The law firm of Shaffer, McLauchlin & Stover, LLC, presents a strong case for pooling resources. Gina Shaffer and Tracey McLauchlin began working together in the fall of 2009 in elder care and estate planning. Bradley Stover and Eric McLauchlin joined the practice in 2011, bringing expertise in real estate, business planning, business development and related legal services. Together these attorneys provide unique collaboration.
“The ability to rely on each other for all the component parts of what we do helps us to provide a greater range of services to our clients,” Eric McLauchlin says. “For example, Gina does not frequently litigate and I am less versed in elder law. Oftentimes, a client’s needs spill over from one of those categories to the other. Brad administers few estates and rarely drafts wills, but regularly handles real estate matters and development approvals. It’s very beneficial to us and to clients to collaborate with combined expertise.”
Often, personal and business planning overlap because an individual’s business is part of retirement planning. In this case, it’s difficult to talk about succession planning on the business side without including estate planning on the personal side. It’s also difficult to plan for the business without providing additional business supports like trademark and trade name protection, cross-purchase agreements between shareholders, employment law advice and intellectual property protections.
Building a solid bond with each client is the foundation from which these attorneys design and implement their legal strategies.
“We take our clients beyond the transaction and into a long-term relationship where we can serve them more fully,” Eric McLauchlin says. “Our philosophy is to represent businesses, families and the people behind them, looking at all sides of the planning and strategy their situation requires.”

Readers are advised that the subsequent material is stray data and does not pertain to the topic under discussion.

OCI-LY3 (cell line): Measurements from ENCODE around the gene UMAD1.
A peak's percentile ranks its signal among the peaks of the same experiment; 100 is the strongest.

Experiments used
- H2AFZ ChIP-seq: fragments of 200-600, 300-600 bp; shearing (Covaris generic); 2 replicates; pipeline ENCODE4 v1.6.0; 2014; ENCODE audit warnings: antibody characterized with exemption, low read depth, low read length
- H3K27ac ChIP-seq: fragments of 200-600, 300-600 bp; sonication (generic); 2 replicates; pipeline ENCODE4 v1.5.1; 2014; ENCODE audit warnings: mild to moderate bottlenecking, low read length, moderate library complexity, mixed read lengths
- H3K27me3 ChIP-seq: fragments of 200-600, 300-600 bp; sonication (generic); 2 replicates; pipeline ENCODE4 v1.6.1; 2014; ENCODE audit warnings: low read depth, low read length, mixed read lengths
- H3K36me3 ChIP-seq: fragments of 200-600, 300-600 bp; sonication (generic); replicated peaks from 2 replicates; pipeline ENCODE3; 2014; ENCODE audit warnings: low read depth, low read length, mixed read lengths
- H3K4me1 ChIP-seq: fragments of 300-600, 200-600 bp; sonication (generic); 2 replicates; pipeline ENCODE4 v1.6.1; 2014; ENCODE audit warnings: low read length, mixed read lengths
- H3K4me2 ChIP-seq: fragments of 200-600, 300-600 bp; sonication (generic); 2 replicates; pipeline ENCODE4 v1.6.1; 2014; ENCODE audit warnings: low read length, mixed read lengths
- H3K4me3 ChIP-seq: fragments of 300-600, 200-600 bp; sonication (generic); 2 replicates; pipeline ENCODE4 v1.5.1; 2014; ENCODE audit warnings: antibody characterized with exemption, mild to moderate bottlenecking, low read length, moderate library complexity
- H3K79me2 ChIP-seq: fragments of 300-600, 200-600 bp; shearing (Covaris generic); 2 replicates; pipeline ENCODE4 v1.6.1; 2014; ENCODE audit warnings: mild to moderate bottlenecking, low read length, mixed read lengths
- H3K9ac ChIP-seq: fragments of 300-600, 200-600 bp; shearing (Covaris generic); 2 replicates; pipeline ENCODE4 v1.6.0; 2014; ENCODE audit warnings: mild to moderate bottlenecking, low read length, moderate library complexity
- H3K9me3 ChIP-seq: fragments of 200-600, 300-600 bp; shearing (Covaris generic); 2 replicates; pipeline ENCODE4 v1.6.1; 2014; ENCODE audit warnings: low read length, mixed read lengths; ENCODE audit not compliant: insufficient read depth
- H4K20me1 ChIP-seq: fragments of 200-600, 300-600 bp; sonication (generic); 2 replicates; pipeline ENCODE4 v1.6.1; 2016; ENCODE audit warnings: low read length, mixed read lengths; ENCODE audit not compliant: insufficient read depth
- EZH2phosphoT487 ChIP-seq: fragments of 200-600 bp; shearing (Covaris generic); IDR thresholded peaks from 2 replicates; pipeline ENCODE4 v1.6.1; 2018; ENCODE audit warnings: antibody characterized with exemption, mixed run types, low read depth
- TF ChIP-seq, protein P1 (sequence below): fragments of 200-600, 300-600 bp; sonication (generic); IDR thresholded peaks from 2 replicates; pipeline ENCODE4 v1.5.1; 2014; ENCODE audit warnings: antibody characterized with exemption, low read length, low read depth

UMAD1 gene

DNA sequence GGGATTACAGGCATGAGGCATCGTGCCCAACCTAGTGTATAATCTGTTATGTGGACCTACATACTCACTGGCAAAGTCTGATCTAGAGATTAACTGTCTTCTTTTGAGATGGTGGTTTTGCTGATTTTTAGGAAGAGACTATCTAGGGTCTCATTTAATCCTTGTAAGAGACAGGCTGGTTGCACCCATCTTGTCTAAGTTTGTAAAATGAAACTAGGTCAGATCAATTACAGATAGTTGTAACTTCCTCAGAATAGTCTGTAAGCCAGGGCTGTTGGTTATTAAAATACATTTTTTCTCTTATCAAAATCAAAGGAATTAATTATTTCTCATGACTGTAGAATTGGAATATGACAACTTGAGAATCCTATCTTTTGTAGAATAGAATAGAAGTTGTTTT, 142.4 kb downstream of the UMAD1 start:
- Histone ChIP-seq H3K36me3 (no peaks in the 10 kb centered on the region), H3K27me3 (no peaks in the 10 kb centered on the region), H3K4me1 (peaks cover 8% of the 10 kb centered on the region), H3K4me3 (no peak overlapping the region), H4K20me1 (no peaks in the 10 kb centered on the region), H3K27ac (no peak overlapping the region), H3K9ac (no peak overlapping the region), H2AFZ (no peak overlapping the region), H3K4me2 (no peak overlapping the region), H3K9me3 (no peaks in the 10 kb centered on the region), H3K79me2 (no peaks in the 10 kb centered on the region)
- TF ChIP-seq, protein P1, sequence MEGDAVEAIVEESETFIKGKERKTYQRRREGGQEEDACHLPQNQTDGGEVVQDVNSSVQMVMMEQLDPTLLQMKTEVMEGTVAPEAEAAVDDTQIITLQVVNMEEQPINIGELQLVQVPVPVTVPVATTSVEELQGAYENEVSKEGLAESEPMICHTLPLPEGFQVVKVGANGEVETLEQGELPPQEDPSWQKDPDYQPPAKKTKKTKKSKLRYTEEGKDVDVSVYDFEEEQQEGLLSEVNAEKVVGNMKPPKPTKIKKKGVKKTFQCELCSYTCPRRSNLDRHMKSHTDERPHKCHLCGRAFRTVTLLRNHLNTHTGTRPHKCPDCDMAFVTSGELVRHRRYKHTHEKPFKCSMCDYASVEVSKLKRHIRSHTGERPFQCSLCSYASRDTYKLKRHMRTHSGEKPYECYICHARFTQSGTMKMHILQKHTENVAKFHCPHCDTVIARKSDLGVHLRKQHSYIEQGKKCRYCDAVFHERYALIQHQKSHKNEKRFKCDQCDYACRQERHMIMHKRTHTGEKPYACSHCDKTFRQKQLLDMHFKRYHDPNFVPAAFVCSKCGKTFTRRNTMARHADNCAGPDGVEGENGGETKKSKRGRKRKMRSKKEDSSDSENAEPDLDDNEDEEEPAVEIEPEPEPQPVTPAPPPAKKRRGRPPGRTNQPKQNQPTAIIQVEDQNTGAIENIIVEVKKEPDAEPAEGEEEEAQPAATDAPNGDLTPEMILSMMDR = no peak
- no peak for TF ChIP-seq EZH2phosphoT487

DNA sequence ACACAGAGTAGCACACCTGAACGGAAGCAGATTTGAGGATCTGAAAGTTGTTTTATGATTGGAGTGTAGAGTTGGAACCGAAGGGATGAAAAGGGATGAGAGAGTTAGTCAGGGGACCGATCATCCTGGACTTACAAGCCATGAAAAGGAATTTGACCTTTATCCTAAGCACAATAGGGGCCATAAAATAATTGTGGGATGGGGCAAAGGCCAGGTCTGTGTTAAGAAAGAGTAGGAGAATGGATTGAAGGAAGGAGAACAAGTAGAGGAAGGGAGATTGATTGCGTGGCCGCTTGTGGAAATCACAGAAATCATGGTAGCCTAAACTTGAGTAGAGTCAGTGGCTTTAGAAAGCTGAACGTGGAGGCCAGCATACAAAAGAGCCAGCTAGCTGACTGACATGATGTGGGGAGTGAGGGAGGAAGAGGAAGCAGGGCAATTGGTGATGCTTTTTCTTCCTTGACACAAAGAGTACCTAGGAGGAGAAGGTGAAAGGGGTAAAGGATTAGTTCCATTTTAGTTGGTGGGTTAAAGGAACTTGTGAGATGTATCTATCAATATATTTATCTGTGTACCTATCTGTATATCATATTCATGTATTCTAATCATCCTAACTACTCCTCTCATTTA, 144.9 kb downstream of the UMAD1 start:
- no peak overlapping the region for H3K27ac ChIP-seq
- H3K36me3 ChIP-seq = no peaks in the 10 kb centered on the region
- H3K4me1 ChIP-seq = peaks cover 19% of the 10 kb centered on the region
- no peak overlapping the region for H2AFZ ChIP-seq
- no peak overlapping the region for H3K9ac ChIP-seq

The firm also values its relationships within the community.
“We have established credible relationships with the agencies and organizations our clients need,” notes Brad Stover. “This helps facilitate things like development approvals, permitting, licensing and contract awards.”
Because of frequently changing laws and differences in laws from state to state, SMS emphasizes the importance of consulting an attorney for personal and business planning advice. Many people are reluctant to take any kind of planning action because they believe it is time consuming, voluminous and expensive. According to SMS, it does not have to be any of those.
“We are not big fans of coming up with more tools than there are problems to solve or challenges to address,” Eric McLauchlin says. “Our job is to help the client be proactive and avoid the conflict that may result later if no plan or strategy is in place,” he says.
For these attorneys, being part of the community also means remaining dedicated to charity and pro bono efforts.
“Again, our services are relationship based,” Gina Shaffer adds. “We share a commitment to community and to working together to find solutions for our clients, and doing so responsibly and ethically in every service area — real estate, business and personal planning.”